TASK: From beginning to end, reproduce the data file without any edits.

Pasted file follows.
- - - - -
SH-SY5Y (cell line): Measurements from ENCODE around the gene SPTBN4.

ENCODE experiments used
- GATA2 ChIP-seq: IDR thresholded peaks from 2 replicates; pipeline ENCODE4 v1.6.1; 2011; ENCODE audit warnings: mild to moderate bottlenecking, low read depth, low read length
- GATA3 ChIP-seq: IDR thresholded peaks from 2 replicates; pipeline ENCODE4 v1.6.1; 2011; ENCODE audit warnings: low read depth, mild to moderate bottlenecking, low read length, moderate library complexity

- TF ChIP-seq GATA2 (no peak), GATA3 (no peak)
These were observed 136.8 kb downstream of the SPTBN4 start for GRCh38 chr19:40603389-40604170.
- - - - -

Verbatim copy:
SH-SY5Y (cell line): Measurements from ENCODE around the gene SPTBN4.

ENCODE experiments used
- GATA2 ChIP-seq: IDR thresholded peaks from 2 replicates; pipeline ENCODE4 v1.6.1; 2011; ENCODE audit warnings: mild to moderate bottlenecking, low read depth, low read length
- GATA3 ChIP-seq: IDR thresholded peaks from 2 replicates; pipeline ENCODE4 v1.6.1; 2011; ENCODE audit warnings: low read depth, mild to moderate bottlenecking, low read length, moderate library complexity

- TF ChIP-seq GATA2 (no peak), GATA3 (no peak)
These were observed 136.8 kb downstream of the SPTBN4 start for GRCh38 chr19:40603389-40604170.